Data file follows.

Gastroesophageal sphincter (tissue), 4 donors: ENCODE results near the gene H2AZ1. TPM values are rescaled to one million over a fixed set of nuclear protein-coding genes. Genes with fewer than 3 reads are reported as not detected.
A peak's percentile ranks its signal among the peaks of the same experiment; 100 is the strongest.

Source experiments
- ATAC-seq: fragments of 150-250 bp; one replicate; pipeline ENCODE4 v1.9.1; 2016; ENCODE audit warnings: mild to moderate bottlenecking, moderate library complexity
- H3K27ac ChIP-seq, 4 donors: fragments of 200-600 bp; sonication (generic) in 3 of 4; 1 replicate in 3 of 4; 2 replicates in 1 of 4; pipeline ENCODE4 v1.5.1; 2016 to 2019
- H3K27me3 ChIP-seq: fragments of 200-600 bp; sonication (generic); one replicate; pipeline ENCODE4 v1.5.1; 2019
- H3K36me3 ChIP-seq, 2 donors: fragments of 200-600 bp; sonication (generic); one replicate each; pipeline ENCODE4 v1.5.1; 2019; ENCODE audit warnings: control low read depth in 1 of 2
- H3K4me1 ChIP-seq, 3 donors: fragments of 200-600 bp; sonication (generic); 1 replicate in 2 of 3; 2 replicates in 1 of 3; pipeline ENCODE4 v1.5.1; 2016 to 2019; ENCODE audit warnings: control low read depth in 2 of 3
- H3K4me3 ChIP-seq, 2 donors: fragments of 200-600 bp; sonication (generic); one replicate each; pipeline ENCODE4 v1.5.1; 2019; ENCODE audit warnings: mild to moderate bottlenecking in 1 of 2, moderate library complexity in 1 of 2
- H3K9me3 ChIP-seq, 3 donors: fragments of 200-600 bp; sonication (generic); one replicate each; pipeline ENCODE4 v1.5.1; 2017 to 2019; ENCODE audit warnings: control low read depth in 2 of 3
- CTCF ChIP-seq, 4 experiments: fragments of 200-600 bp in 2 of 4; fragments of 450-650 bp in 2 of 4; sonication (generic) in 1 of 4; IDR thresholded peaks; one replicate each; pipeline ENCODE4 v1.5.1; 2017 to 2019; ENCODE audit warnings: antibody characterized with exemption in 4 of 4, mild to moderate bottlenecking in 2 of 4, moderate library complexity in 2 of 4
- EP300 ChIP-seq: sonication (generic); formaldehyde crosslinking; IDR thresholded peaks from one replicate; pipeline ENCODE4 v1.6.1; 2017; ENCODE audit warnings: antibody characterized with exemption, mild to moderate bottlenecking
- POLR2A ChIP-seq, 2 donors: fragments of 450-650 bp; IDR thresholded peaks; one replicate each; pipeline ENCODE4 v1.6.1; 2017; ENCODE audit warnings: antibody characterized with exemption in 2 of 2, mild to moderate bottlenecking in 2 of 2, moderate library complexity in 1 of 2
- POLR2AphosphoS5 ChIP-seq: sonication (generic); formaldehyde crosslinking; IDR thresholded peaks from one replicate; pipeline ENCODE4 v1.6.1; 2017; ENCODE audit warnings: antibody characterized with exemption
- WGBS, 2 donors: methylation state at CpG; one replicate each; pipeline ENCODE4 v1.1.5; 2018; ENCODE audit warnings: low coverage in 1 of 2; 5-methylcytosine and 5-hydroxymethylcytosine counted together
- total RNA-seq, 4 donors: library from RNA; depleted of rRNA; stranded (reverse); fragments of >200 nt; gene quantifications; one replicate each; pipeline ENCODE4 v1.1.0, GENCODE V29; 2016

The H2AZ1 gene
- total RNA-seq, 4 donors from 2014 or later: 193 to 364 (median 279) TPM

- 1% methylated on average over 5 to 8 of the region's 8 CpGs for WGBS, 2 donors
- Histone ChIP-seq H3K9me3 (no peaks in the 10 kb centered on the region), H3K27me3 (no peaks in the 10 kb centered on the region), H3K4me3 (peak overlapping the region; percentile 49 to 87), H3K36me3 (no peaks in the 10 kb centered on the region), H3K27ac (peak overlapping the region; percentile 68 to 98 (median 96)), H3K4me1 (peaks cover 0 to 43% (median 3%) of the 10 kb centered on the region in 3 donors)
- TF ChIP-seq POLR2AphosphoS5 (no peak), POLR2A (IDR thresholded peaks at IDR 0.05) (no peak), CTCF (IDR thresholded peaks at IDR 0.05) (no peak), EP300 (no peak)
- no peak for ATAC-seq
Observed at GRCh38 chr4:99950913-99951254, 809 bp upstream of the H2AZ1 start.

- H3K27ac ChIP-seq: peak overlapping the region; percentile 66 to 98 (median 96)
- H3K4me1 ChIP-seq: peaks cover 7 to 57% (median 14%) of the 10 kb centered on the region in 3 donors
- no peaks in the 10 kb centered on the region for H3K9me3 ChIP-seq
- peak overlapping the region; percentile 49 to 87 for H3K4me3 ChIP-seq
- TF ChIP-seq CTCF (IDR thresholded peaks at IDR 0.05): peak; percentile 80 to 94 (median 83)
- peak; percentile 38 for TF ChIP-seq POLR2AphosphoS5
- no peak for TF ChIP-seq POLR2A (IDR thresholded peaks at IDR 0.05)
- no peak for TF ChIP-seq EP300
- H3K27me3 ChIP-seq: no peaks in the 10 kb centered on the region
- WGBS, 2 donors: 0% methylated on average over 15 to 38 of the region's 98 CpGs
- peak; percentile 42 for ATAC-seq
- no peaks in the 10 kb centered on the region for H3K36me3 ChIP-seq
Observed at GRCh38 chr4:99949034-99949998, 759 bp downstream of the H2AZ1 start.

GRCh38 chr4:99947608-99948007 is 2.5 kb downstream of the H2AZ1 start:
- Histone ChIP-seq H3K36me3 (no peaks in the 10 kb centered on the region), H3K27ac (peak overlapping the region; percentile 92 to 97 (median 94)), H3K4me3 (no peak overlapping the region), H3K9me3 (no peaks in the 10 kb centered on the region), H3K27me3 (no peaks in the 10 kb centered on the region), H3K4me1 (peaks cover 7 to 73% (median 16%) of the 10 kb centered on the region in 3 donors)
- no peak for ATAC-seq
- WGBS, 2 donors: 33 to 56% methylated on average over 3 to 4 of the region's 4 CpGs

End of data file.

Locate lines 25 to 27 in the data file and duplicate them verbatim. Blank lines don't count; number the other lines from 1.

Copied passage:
- H3K4me1 ChIP-seq: peaks cover 7 to 57% (median 14%) of the 10 kb centered on the region in 3 donors
- no peaks in the 10 kb centered on the region for H3K9me3 ChIP-seq
- peak overlapping the region; percentile 49 to 87 for H3K4me3 ChIP-seq